Genetic Profiles Add Value to Breast Cancer Treatment

By oncoXchange

March 24th 2019

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Genetic Profiles Add Value to Breast Cancer Treatment

By Ed Susman for oncoXchange

VIENNA, Austria – Almost every patient diagnosed with breast cancer may get some benefit from undergoing a genetic profiling test, researchers suggested here at the 16th St. Gallen Breast Cancer Conference.

“Based on data, not my personal opinion, gene expression profiles add significant prognostic information to clinic-pathologic parameters in particular for lymph node negative breast cancer patients,” said Christos Sotiriou, MD, PhD, head of the translational breast cancer laboratory at the Free University of Brussels/Institut Jules Bordet, Brussels, Belgium.

“Four assays have a level of evidence of 1B and two assays have a level of evidence at 1A,” Sotiriou said, in his presentation.

“My personal recommendation is that we would suggest that all patients with estrogen-positive/HER2-negative/lymph node negative breast cancer with low clinical risk have a gene expression profile performed because this is the only way we can find out how will benefit from therapy,” he said.

He suggested that use of the gene expression profiles might be able to identify those patients who, despite low or intermediate risk genomic risk, still have recurrences. “There is a non-negligible percentage of estrogen receptor-positive, HER2-negative breast cancer patients that recur over time,” Sotiriou said, in advocating use of the tests in Europe where they are underused.

“All the assays developed are very good and in all the clinical trials in which they were used, the assay added clear clinical prognostic value,” he said. “Every single prognostic signature that has been tested provided significantly more information than the Clinical Treatment Score in the TransATAC study. I still don't understand why in Europe we are still not convinced that the assays provide important additional information for patients and physicians.”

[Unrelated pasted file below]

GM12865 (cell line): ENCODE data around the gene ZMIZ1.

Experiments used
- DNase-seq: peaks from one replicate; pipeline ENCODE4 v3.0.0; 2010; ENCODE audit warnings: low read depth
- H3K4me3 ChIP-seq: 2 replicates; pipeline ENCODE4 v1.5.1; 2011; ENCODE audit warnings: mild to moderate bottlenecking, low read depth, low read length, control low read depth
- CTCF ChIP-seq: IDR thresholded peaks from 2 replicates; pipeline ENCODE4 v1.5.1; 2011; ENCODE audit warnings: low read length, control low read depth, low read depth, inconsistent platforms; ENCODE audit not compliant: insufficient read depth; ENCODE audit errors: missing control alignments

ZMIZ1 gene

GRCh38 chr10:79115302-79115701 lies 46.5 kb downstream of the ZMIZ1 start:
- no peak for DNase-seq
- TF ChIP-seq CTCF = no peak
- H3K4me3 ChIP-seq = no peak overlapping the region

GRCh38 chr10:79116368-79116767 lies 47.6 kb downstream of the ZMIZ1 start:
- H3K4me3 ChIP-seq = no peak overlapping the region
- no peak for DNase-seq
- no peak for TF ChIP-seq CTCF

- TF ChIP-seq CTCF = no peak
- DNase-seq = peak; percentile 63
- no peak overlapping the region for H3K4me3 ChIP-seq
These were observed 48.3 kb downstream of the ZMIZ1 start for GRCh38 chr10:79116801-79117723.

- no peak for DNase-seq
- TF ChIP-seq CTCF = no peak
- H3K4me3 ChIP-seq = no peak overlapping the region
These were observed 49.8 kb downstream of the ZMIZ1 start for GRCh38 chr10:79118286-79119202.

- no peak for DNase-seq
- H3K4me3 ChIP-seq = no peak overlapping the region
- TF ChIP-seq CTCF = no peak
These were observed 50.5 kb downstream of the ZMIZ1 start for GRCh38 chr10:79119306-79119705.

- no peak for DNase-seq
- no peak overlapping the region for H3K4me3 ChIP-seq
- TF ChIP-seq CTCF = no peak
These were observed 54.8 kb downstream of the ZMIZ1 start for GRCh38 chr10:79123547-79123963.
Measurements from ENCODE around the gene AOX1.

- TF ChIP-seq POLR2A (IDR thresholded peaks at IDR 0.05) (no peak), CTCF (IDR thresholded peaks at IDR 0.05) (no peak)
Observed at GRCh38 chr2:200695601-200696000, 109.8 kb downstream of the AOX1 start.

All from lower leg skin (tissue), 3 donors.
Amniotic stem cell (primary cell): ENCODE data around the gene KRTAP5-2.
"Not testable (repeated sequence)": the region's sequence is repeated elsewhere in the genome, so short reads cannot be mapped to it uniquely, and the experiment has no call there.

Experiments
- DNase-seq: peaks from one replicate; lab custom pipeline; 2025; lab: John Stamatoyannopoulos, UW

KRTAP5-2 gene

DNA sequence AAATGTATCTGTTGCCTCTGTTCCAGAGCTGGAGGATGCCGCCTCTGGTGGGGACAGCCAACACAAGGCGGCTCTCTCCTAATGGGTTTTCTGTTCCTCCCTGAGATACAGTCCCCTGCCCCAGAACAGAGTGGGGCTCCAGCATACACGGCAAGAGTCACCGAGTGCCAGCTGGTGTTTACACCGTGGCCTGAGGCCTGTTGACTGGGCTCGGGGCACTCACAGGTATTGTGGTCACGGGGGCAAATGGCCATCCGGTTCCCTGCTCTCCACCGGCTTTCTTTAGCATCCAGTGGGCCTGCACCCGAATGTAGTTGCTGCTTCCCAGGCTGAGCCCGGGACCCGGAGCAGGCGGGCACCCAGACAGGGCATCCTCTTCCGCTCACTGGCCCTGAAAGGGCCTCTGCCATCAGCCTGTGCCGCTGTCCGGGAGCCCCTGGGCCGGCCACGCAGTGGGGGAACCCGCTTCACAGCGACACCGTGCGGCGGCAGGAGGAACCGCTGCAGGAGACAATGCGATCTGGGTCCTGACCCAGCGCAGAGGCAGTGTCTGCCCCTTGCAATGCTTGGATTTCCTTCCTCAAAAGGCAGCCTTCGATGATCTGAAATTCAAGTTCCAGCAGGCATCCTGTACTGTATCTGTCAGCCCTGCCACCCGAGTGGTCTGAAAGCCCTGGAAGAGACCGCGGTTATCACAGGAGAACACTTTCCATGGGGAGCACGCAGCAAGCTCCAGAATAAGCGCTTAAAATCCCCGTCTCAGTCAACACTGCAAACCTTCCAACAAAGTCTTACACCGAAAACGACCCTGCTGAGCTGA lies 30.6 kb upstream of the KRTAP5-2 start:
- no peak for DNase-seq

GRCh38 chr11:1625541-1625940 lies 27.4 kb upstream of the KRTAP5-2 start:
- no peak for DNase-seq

In his report, Sotiriou outlined why the use of the assays cold stratify patients with hormone positive, HER2-negative breast cancer. “They will inform the patients and the physician on the risk of early recurrence; they will assist the physician and patient in selecting the best treatment options in order to avoid recurrences, and in particular they will assist in what we have been debating for many years, what is the role of chemotherapy.” he said.

“Estrogen receptor positive breast cancer is a heterogeneous disease with luminal B disease being more highly proliferative, and hence, more chemosensitive,” Sotiriou said. “Grading, which is related to proliferation, is not very reproducible. These gene expression profiles may help to predict benefit or identify higher-risk patients who would gain little from chemotherapy.

“There is a one-third proportional reduction in breast cancer mortality from chemotherapy which appeared to be largely independent of age, nodal status, tumor size, grade or estrogen receptor status,” he noted.

Sotiriou reviewed multiple clinical trials that evaluated several of the gene expression profiles. He noted that patients with high scores on the OncoDx assay seemed to benefit the most from adjuvant chemotherapy irrespective of nodal status.

In the TAILORx clinical trial, patients were stratified by scores on the gene expression profiles. Out to 5 years, patients with low scores – that, is less than 11 who were treated with hormonal therapy alone, had event-free survival in the 95% or better level. “We also know that patients whose risk scores are 11-25 get no benefit from chemotherapy even though there are recurrences,” Sotiriou said. “A higher risk score in the 20-25 range and in patients under the age of 50 do show a benefit with chemotherapy.”

He noted, “In the intermediate range scores, there did not seem to be a great deal of benefit with chemotherapy, although the risk difference was about 2%. I feel that I am obliged to discuss whether my patient who would fall within this area if they would want to undergo chemotherapy based on the gene expression profile.”

Sotiriou said that the gene expression profiles have not been validated as yet for the chemotherapy benefit in lymph-node positive disease. Further studies are need before they can be recommended in that clinical stetting he said.

He said that like-minded medical professionals should implore government authorities in Europe to reimburse the use of the tests which could helps treat 10s of thousands of breast cancer patients on the continent.

On the other hand, Fatima Cardoso, MD, head of the breast unit of the Champalimaud Clinical Center in Lisbon, Portugal, commented from the audience, “I don't think that every patient in that setting needs to have a gene expression profile, and I don't think we can afford it.”